How I Wash Mushrooms

I’m not going to get into the raging debate about whether or not you should wash your mushrooms.  I don’t want to fight with you.  Let’s just say that when I wash my mushrooms, this is the way I do it, because it’s way less of a pain in the butt than doing it any other way.

So.  You take your mushrooms.  Hopefully yours are a bit more fresh than mine are. You put them in a colander.

Mushroom Wash 1

You run cold water over them while agitating them and tossing them around.

Mushroom Wash 2

Then you let the colander drain for a few seconds before tossing the contents into a clean tea towel.

Mushroom Wash 4

Then you grab the corners of the right side of the towel in your right hand, and the corners of the left side of the towel in your left hand.

Mushroom Wash 5

Then you pretend that you’re polishing a bowling ball.  So you lift one hand, then bring it down while raising the other, and back and forth, jostling the mushrooms around inside your tea towel so they can get all dried off without getting smushed. This is me taking a picture of the mushrooms while also drying them. I need more hands.

Mushroom Wash 6

TADA.

Mushroom Wash 7

Roasted Chicken and Rice Soup

Roasted Chicken and Rice Soup

So I made a roasted chicken to go with our poutine from earlier, and the Pie and I ended up, in the events of that week, forgetting about the leftovers completely.

So let’s make some soup for those busy periods in our lives (which, this term, is pretty much every day).

Pop your carcass and any other bits of chicken you have, skin, bones, everything, in a large pot.  Cover it with 1 litre chicken stock and the rest with water.  Bring that to a boil and reduce the heat to a simmer.  Let that bubble away for about an hour.

Roasted Chicken and Rice Soup

Remove the pot from the heat.  Set a large colander in a larger bowl and pour the contents of the pot into the colander.  This makes getting the wee bits of non-meat out of the broth easy.

Roasted Chicken and Rice Soup

Pour the strained broth back into the pot.  Strip the chicken of bits that you want in your soup, and chuck those bits in with the broth.

Roasted Chicken and Rice Soup

Chop 1 carrot and 1 onion and add those in.

Roasted Chicken and Rice Soup

Add 1 cup rice.

Roasted Chicken and Rice Soup

I was going to add a can of tomatoes to this, but it turned out I didn’t have any (which was kind of a shocker, considering that I normally have about four on hand).  Instead, I had a little over 1 cup pumpkin purée, left from the Pie’s first attempt at pumpkin pie, so I added that in.

Roasted Chicken and Rice Soup

Sprinkle on some herbs (I used oregano) and add salt and pepper.  I also added a pinch or two of chipotle seasoning.

Roasted Chicken and Rice Soup

Put your pot back on the heat and simmer it for about half an hour, until the rice is cooked and the carrots are tender and everything is hot and yummy.  Taste, and adjust your seasonings if necessary.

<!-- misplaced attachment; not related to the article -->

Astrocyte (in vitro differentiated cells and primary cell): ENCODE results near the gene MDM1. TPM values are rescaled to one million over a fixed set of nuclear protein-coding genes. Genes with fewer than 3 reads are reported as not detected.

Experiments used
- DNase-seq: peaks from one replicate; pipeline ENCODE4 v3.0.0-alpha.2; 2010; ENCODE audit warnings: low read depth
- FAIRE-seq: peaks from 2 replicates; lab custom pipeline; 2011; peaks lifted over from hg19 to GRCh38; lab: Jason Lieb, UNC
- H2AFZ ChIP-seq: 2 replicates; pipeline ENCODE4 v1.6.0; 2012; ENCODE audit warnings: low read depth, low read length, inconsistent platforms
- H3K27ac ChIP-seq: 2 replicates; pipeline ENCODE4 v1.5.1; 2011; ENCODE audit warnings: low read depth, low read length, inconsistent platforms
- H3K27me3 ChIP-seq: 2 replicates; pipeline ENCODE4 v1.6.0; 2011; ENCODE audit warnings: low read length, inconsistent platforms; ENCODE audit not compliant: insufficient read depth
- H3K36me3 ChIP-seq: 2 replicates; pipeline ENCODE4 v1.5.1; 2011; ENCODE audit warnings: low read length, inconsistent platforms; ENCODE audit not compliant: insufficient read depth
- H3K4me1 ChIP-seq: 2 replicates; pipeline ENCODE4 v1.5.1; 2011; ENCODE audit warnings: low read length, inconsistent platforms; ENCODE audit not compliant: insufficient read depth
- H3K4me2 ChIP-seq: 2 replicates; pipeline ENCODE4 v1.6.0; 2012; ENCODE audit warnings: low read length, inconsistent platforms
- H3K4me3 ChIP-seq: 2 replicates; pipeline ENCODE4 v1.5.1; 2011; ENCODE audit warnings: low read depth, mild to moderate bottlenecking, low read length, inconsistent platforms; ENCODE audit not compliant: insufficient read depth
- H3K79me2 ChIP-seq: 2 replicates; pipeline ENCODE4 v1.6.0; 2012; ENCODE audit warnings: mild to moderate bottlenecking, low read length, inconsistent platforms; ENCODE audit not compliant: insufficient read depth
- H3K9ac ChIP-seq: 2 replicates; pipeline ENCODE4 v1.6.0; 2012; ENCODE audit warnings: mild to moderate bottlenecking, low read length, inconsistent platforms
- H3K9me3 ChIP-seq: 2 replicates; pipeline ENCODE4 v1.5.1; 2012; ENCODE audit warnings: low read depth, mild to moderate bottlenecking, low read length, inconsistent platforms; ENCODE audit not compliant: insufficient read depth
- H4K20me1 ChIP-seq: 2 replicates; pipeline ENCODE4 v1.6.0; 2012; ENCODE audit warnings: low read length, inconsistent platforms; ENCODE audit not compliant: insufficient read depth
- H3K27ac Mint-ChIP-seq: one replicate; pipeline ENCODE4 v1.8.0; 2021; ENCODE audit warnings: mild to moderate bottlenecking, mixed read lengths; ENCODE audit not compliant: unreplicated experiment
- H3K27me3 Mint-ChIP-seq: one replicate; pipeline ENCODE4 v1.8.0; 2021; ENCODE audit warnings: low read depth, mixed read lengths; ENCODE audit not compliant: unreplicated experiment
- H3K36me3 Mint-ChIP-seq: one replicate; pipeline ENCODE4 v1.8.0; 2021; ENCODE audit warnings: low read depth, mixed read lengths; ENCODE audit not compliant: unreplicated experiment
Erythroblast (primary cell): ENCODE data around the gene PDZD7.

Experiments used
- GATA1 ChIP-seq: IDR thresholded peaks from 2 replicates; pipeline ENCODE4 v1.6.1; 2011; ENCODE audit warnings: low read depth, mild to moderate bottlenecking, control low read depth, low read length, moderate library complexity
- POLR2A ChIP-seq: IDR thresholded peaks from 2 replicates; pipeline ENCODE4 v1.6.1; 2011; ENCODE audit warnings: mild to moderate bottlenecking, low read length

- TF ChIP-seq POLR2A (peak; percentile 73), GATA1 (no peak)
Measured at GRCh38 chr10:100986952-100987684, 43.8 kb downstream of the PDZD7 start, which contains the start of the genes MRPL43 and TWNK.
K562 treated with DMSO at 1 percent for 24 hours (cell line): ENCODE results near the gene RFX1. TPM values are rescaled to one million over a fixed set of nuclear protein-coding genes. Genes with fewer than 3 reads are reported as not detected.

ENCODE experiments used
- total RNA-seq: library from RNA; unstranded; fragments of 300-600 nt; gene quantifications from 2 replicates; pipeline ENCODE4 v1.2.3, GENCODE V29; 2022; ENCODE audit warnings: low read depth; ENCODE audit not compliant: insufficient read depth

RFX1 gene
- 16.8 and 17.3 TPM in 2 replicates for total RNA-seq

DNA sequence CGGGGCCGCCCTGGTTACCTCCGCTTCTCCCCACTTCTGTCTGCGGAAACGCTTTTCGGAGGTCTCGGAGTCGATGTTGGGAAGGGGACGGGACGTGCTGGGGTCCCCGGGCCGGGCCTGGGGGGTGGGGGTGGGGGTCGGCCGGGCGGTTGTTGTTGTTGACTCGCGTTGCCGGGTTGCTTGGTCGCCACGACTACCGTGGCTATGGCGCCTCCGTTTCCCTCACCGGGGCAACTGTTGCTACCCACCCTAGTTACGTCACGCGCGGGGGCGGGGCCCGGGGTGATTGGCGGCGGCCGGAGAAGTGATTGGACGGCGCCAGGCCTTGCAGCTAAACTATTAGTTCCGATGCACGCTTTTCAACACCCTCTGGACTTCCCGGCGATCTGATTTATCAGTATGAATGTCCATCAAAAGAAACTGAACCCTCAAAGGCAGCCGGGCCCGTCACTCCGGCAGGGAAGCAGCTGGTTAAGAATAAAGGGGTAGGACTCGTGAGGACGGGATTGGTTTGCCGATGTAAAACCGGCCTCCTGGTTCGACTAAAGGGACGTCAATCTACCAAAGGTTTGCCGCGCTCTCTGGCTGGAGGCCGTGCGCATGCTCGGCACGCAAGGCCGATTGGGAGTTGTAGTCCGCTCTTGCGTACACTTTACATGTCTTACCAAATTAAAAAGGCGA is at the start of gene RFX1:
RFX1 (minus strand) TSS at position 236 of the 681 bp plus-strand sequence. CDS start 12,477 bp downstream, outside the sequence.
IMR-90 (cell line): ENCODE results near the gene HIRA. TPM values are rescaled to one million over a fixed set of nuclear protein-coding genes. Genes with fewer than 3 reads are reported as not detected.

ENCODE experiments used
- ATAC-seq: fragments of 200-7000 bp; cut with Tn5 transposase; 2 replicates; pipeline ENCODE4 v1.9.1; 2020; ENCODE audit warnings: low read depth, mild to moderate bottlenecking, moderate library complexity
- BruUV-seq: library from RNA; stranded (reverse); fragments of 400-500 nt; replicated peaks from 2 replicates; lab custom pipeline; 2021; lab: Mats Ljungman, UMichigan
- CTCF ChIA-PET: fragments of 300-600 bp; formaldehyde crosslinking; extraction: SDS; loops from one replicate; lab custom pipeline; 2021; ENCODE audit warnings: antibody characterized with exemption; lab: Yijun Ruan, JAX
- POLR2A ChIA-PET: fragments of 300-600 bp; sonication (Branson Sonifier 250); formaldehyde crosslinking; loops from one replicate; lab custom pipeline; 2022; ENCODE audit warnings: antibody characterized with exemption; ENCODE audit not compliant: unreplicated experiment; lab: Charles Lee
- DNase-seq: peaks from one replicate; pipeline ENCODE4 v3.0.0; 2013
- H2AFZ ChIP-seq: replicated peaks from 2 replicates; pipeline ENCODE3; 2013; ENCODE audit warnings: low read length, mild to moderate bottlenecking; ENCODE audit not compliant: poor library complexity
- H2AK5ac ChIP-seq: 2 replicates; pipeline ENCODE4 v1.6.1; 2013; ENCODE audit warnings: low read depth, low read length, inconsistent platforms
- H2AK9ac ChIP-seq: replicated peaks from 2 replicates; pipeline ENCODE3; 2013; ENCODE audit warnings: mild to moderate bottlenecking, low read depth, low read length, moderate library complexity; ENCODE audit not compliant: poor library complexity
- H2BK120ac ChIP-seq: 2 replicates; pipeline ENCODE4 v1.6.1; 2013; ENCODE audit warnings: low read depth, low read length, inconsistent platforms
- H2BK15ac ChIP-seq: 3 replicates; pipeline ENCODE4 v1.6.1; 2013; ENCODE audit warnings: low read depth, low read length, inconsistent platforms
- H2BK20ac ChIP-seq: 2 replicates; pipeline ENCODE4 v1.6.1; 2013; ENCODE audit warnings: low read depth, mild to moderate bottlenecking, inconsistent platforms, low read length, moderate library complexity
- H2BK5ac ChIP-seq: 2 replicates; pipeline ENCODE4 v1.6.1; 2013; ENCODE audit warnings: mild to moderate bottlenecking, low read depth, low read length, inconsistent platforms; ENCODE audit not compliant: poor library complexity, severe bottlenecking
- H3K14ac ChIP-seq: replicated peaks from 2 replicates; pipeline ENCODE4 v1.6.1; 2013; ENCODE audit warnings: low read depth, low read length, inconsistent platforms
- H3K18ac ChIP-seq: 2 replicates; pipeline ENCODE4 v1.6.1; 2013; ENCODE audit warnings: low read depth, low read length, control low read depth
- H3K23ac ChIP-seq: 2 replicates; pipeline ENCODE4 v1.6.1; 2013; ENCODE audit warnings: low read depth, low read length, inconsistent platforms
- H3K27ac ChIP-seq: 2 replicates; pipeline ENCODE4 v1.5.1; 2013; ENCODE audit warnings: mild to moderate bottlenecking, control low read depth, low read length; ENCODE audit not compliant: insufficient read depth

Roasted Chicken and Rice Soup

Serve hot or freeze for later on.  It’s that simple!

Roasted Chicken and Rice Soup

Home-Made Chicken Noodle Soup

Every time we have whole roasted poultry in the house I make soup afterwards.  Soup is a great thing to have in your freezer for days when you’re feeling lazy, and making soup from leftover chicken or turkey ensures that you can get every scrap of meat from that bird.

I saved the carcass and the wings from the tarragon chicken we had the other night.  If you’re not prepared to make soup right away you can always wrap up the carcass and freeze it for a later date.  Just don’t forget about it, otherwise you’ll be pulling bird bones out of your freezer for months.

Anyway, take your carcass, including wing bones or leftover thighs or whatever, plus all your skin and whatever you used to season the bird (in this case I stuffed it with lemons) and chuck it in a large pot.  Add enough water to just cover the whole thing, and drop in a spoonful or so of powdered chicken stock.

Bring to a boil, then reduce the heat and let that sucker simmer for about an hour or so.

Remove from the heat and strain your broth.  I set a large colander inside a large bowl and pour the whole pot contents into that.

Then I can just lift the colander and all the broth drains out, leaving me with the bits still in the colander.

Return the broth to the pot and let the boiled carcass cool enough to handle.

Here’s where you get to play your favourite carrion bird, and you can go over that carcass and remove every last scrap of meat from every part of it. 

There’s always a lot more meat on the chicken’s back (which is usually the underside if you roast it breast-up) than you think, especially around the ribs.  Get all those little tidbits out and drop them into the broth. 

You can now discard your picked-over carcass, flabby skin, gristle, and whatever else was in the pot that isn’t meat.

Return the pot with the broth and chicken bits to the heat and bring to a boil.  At this point I like to add a bit of oregano.

Then you can pour in the noodle of your choice.  This time I used macaroni.

Boil for 10-15 minutes or until the pasta is cooked, then serve.  As I said, this stuff freezes well and it keeps in the fridge for about a week.